All Britain could do as both superpowers ran to the thermonuclear finish line was spectate; clearly if it was to remain a major player on the world stage something would have to be done. In 1954 it was decided that once again Britain would have to go it alone, developing a totally indigenous hydrogen bomb. Many in the Government had mixed feelings, but this did not deter Churchill from approving the plan, even at a projected cost of £10 million. Ironically this was ultimately to lead to closer ties with the United States, form the backbone of the 1957 Defence White Paper, which was so detrimental to British Air Defence, and see the formation of the Campaign for Nuclear Disarmament.
The Grapple series of atmospheric tests, between 1957 and 1958, at Christmas Island and Malden Island in the Pacific, ushered the United Kingdom into the thermonuclear age. However, more importantly they were used to demonstrate Britain's capability to the world before an expected moratorium on atmospheric tests came into force. The first of a number of two-stage designs, 'Short Granite' was dropped by Vickers Valiant XD818, piloted by Wing Commander Ken Hubbard, on 15 May 1957 at Malden. The device, carried in a Blue Danube aerodynamic fairing, achieved a yield of around 300kt, well below the intended 1-megaton yield for one ton in weight; but the concept had been proven, and development continued. Incidentally, Valiant XD818 is now the only surviving complete example of its type and currently resides at the Royal Air Force Museum, Hendon.
By October 1957 the build-up for additional tests at Christmas Island were well under way. Equipment for the new shot 'Grapple X' was being flown out in a number of chartered Australian aircraft, whilst personnel were flown, this time on the newly acquired de Havilland Comet, out to Edinburgh Field, just outside Adelaide, before being ferried to Christmas Island in rather older Hastings transports. On 28 October an instrumented inert bomb was dropped over the island as part of a full scientific rehearsal. Weather delays put the live drop back three days, but on 8 November 1957 Grapple X got the green light. At 8:45 Valiant XD824, piloted by Squadron Leader B. Millet, dropped Britain's first true thermonuclear device, achieving a yield of 1.8 megatons. By April 1958, the largest ever British test, 'Grapple Y', achieved a yield of 3 megatons. America started to take notice.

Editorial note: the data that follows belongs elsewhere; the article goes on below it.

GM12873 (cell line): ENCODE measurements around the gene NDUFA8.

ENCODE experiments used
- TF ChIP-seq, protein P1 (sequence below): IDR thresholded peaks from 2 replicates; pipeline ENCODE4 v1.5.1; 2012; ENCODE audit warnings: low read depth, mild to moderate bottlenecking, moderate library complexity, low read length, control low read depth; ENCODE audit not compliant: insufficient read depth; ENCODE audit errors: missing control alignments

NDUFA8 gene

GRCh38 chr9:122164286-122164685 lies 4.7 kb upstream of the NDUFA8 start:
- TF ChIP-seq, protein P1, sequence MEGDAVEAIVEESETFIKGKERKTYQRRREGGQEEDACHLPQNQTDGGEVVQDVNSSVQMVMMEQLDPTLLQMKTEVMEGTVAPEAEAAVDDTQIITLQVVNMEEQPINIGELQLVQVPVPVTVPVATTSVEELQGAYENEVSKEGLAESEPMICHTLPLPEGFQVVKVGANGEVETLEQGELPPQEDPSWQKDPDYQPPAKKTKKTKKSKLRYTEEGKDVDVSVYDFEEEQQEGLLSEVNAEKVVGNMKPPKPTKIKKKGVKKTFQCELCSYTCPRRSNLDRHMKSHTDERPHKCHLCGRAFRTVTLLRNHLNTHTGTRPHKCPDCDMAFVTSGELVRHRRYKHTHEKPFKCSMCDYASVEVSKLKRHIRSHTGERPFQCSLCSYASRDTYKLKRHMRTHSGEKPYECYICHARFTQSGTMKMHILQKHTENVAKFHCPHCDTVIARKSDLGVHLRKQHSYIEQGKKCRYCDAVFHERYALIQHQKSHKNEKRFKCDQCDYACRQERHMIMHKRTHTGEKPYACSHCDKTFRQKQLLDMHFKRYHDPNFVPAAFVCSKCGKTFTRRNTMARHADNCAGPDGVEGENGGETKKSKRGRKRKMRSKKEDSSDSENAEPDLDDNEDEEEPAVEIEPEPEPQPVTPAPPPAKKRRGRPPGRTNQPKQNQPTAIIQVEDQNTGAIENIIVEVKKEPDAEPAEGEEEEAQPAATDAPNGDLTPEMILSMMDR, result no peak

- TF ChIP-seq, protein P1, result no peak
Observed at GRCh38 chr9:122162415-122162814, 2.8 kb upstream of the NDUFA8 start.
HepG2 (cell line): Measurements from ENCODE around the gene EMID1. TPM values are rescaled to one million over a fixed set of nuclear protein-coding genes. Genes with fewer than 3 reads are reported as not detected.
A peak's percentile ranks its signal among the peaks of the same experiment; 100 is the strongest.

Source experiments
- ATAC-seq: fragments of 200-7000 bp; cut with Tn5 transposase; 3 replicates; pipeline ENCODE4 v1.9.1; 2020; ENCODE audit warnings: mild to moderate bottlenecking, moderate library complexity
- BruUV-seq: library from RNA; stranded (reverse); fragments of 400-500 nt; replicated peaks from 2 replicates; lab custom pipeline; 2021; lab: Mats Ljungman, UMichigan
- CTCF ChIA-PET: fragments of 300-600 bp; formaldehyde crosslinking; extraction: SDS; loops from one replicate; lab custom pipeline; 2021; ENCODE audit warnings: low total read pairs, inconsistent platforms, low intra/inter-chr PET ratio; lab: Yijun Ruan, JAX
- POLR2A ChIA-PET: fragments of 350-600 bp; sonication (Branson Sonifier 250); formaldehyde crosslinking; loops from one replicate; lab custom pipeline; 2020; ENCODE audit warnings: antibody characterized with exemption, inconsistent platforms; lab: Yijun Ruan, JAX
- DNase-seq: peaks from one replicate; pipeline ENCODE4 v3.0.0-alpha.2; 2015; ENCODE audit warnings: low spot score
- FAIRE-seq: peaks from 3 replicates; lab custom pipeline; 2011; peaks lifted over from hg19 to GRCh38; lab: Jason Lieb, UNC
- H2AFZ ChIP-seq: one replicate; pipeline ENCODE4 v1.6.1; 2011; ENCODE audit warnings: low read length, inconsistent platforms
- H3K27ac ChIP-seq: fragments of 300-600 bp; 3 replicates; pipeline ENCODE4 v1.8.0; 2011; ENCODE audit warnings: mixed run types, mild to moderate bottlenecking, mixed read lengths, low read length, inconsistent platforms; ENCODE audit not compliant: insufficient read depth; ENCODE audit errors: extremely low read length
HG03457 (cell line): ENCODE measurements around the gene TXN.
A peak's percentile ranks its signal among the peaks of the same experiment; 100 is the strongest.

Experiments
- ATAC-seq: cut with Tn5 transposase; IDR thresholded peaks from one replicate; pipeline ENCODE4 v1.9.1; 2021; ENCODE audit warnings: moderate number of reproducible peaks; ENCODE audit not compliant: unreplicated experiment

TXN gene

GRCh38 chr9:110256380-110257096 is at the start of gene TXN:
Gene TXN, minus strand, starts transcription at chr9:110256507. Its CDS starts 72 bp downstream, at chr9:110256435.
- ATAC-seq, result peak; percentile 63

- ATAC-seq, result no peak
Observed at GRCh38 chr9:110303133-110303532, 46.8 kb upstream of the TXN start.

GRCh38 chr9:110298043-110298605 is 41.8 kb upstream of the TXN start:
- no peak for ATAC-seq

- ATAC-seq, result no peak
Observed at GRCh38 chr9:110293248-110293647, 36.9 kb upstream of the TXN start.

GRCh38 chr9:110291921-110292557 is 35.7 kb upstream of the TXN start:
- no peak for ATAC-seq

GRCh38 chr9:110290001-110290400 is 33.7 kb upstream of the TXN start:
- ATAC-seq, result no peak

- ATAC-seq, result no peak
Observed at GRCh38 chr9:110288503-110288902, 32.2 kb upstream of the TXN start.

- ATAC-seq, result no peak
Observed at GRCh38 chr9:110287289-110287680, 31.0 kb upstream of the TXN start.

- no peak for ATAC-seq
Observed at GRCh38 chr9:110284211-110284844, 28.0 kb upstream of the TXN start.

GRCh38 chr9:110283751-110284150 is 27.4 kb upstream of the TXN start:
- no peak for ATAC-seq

Moratorium and Membership
Whilst the technological prowess of the United States, Soviet Union and, later, United Kingdom became self evident there were many who considered the escalation of nuclear testing to be just as dangerous as the weapons themselves. As early as 1954 the effects of fallout were overtaking the test debate, especially as massive amounts of irradiated material was now being introduced into the atmosphere. One salient example was the crew of the Japanese fishing vessel Lucky Dragon, caught in the fallout of the 'Bravo' 15-megaton shot. Twenty-three sailors suffered radiation poisoning culminating in the death of one crew member. World opinion was gathering pace as first, Indian Prime Minister Jawaharlal Nehru, closely followed by Pope Pius XII and Albert Einstein, called for a cessation of testing. Rather surprisingly, by 1955 even the Russians were voicing concerns over the amount of testing being carried out. Clearly a test ban at this time was in the Soviet Union's interests. The British, having announced their intention to develop the H-bomb, would need to prove the device before they were accepted as a true world power. If a cessation of atmospheric testing could be pushed through then Britain would be unable to complete the development; especially important since Russia would be the ultimate target of the device. Whilst pressure mounted the tests went on.
Excerpted from Britain's Cold War by Bob Clarke. Copyright © 2012 Bob Clarke. Excerpted by permission of The History Press.